Detroit’s Capitol Park: History lost in sterile design

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Addressing the urban blight of Detroit raises so many issues that it’s probably best left for someone’s thesis. Although I’m sure the city has been trying everything it can to bring people back to its urban core for quite some time, the last decade or so has given room for some serious redevelopment, and for the purpose of this article, specifically Capitol Park. I’ve searched (for about an hour or so) but can’t seem to find the designers of the park’s 2009 redevelopment. The now completed project doesn’t really rile up anger or outrage, but more of a saddened disappointment. Whoever designed it, in my opinion, missed the mark and lost a great opportunity to create a thriving urban space. Ok, granted nothing in Detroit is thriving at the moment, but there are people, there will be more people in the future, and then you could use “thriving”. But, even without a large population a good park would get used.

If you click through the slide show to see Capitol Park’s evolution over the last century (and then some), you can see that what is there now looks a lot better than what was created in the 50’s. But, I have two issues about the current design: 1. It may look nice but it is not inviting and will not get used (often); and 2. The current design doesn’t reflect (minus the statue) the sites historical and cultural past.

Jack Dempsey, in the January issue of Michigan History, compares the importance of Capitol Park to Michigan with the importance of Independence National Park to the United States. Independence Park in Philadelphia is the site where “the dream of a free country of independent citizens” became actuality and is hallowed ground for our nation. Capitol Park of Detroit is the site of the first capitol, grave of the first governor (Thomson Mason, the youngest in American history at 25 years old), where “escapees of human bondage found shelter and first glimpsed freedom,” and where Michigan assumed its station in the Union of American States.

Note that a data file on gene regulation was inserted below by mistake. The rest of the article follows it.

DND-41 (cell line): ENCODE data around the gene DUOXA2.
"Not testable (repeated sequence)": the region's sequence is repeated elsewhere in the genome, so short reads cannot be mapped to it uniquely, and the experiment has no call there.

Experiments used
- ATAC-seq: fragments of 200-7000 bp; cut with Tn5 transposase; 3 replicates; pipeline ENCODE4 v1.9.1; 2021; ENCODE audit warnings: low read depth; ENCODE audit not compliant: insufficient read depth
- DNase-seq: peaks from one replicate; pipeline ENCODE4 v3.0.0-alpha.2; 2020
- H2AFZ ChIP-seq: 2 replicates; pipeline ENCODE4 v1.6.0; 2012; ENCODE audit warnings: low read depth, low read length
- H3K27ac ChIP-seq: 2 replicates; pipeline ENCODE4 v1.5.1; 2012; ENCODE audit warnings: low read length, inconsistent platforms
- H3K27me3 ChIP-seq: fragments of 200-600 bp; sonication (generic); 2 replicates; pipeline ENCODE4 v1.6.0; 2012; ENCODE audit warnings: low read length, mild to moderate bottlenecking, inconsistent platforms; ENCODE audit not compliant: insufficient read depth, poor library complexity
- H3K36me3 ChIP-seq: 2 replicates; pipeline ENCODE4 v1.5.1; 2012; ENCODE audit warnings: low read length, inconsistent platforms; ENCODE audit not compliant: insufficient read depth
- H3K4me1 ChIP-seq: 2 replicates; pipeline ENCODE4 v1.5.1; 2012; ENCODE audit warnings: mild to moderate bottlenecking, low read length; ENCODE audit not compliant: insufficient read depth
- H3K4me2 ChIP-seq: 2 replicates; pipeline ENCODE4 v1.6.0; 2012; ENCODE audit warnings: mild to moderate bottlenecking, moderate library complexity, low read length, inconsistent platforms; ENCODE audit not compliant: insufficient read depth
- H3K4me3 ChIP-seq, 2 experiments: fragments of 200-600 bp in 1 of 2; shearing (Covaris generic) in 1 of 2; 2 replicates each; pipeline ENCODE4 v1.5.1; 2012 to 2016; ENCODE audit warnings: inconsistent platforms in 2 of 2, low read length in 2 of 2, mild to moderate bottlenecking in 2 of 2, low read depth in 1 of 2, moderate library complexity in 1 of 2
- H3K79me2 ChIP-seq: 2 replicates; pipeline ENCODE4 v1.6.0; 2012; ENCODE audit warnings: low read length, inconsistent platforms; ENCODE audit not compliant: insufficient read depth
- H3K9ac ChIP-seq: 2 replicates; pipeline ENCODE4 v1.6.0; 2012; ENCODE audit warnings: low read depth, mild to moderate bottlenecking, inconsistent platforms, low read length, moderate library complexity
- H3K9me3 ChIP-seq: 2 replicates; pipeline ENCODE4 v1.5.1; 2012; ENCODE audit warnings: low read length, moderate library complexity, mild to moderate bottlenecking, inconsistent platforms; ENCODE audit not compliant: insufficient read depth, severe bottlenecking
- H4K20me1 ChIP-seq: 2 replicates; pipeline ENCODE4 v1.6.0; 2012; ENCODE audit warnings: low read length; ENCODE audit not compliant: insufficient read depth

At half an acre, Capitol Park is one of the smallest public spaces in Detroit. After the capitol was moved, the building became a public library and Detroit’s first high school. In 1850, Finney Hotel and Horse Barn opened across the street from the old capitol building and for a decade served as a “passenger depot” for the Underground Railroad. In January 1893, the old capitol burned down. Detroit Free Press proposed the idea of turning the site into a green space. With the statue of Governor Mason marking his grave Capitol Park became a pocket park and breath of fresh air for bustling Detroit. By 1950, with the pressure of a heavy population and the influence of Urban Design Theory, Capitol Park was converted to a public transit center. Then Detroit started to steadily lose population and the park became a hub for drug dealers.

The new redevelopments have pushed the “shadiness” out of Capitol Park, but that’s about the only improvement. Parks have the potential to further redevelopment and economic interests, but only when done right. Several Detroitians have vocalized on the World Wide Web their lack luster response; “The place is mostly empty except for the area under the large tree at the south end of the park — the only truly people-friendly spot. The rest is mostly concrete.” In a city covered with concrete you think they’d want to seize the opportunity of balancing the vegetation to concrete ratio. I also think they should have capitalized on the park being a destination site. The history alone would be enough to attract people, but it definitely wasn’t designed like one. What do you think? The new redevelopment has improved safety but did they miss an opportunity to create something great and special not only for Detroit but for Michigan?


Landmark of Liberty: Detroit’s Capitol Park – Jack Dempsey


Detroit Transit History

Faded Detroit



  1. Granted the trees are immature, there is so much concrete in this park. Perhaps one of the constraints was that there needs to be plenty of walking leeway, but this can be allowed in other ways. I see the potential for this park as being a green oasis in a sea of concrete. Instead it on adds to the non-porous bush which the city is painted by.

    Detroit (at its current state) is like a wilderness. A quieter, decaying, forest of old factories and high rises. I dont see this as a negative trait, rather a mode of allow more green to creep within the inner city limits. Perhaps Detroit can even be a caveat for coming trend of rejuvenation of inner cities and abandonment of the drudgery suburbs!

  2. I agree with being able to utilize Detroit’s emptiness as a positive trait. It’s a potential for more greenspace. Cleveland is in a similar situation, but they are turning their vacant lots into gardens, while Detroit is turning its parks into concrete islands.

    I haven’t seen any goal statements for Detroit’s development, but it seems that they are very focused on revitalizing the economy (as they should be), but missed the fact that businesses go where there are people, and people are attracted to greenspaces. If you green it, they will come.

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